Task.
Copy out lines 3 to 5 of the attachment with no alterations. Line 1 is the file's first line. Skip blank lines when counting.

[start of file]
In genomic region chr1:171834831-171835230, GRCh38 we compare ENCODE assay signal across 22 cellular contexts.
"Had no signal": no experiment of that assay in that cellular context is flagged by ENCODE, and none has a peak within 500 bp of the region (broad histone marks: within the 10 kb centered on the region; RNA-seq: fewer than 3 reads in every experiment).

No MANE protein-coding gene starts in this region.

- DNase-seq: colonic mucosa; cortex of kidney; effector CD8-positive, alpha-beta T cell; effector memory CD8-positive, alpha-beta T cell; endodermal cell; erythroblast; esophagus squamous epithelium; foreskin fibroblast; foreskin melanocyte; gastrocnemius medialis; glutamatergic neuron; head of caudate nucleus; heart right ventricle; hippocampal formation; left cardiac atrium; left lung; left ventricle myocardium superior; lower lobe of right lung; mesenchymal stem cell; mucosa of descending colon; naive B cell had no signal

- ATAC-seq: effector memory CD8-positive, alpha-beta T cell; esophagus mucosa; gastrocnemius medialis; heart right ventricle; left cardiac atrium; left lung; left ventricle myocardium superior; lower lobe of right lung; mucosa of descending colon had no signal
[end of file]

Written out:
No MANE protein-coding gene starts in this region.

- DNase-seq: colonic mucosa; cortex of kidney; effector CD8-positive, alpha-beta T cell; effector memory CD8-positive, alpha-beta T cell; endodermal cell; erythroblast; esophagus squamous epithelium; foreskin fibroblast; foreskin melanocyte; gastrocnemius medialis; glutamatergic neuron; head of caudate nucleus; heart right ventricle; hippocampal formation; left cardiac atrium; left lung; left ventricle myocardium superior; lower lobe of right lung; mesenchymal stem cell; mucosa of descending colon; naive B cell had no signal

- ATAC-seq: effector memory CD8-positive, alpha-beta T cell; esophagus mucosa; gastrocnemius medialis; heart right ventricle; left cardiac atrium; left lung; left ventricle myocardium superior; lower lobe of right lung; mucosa of descending colon had no signal